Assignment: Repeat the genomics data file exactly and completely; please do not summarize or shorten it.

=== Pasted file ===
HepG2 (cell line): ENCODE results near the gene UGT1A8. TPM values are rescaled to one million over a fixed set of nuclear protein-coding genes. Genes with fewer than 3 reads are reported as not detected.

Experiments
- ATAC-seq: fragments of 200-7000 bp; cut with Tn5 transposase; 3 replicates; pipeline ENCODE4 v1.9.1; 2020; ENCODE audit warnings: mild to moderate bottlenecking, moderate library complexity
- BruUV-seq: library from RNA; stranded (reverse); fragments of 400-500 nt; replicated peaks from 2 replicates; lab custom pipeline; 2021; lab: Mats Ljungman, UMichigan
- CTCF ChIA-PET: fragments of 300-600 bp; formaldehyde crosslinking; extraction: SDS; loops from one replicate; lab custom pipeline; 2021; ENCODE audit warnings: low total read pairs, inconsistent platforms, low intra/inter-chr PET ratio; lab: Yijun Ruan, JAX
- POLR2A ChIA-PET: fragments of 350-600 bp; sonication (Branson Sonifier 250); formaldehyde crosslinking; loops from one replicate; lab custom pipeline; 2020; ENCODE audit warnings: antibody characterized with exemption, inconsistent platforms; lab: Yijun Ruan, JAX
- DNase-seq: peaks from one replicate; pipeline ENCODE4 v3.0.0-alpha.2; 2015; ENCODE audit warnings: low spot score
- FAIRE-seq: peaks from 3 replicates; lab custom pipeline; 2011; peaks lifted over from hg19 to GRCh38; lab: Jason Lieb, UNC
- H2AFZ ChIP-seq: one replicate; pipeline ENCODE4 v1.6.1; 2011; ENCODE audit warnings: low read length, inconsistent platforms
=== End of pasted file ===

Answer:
HepG2 (cell line): ENCODE results near the gene UGT1A8. TPM values are rescaled to one million over a fixed set of nuclear protein-coding genes. Genes with fewer than 3 reads are reported as not detected.

Experiments
- ATAC-seq: fragments of 200-7000 bp; cut with Tn5 transposase; 3 replicates; pipeline ENCODE4 v1.9.1; 2020; ENCODE audit warnings: mild to moderate bottlenecking, moderate library complexity
- BruUV-seq: library from RNA; stranded (reverse); fragments of 400-500 nt; replicated peaks from 2 replicates; lab custom pipeline; 2021; lab: Mats Ljungman, UMichigan
- CTCF ChIA-PET: fragments of 300-600 bp; formaldehyde crosslinking; extraction: SDS; loops from one replicate; lab custom pipeline; 2021; ENCODE audit warnings: low total read pairs, inconsistent platforms, low intra/inter-chr PET ratio; lab: Yijun Ruan, JAX
- POLR2A ChIA-PET: fragments of 350-600 bp; sonication (Branson Sonifier 250); formaldehyde crosslinking; loops from one replicate; lab custom pipeline; 2020; ENCODE audit warnings: antibody characterized with exemption, inconsistent platforms; lab: Yijun Ruan, JAX
- DNase-seq: peaks from one replicate; pipeline ENCODE4 v3.0.0-alpha.2; 2015; ENCODE audit warnings: low spot score
- FAIRE-seq: peaks from 3 replicates; lab custom pipeline; 2011; peaks lifted over from hg19 to GRCh38; lab: Jason Lieb, UNC
- H2AFZ ChIP-seq: one replicate; pipeline ENCODE4 v1.6.1; 2011; ENCODE audit warnings: low read length, inconsistent platforms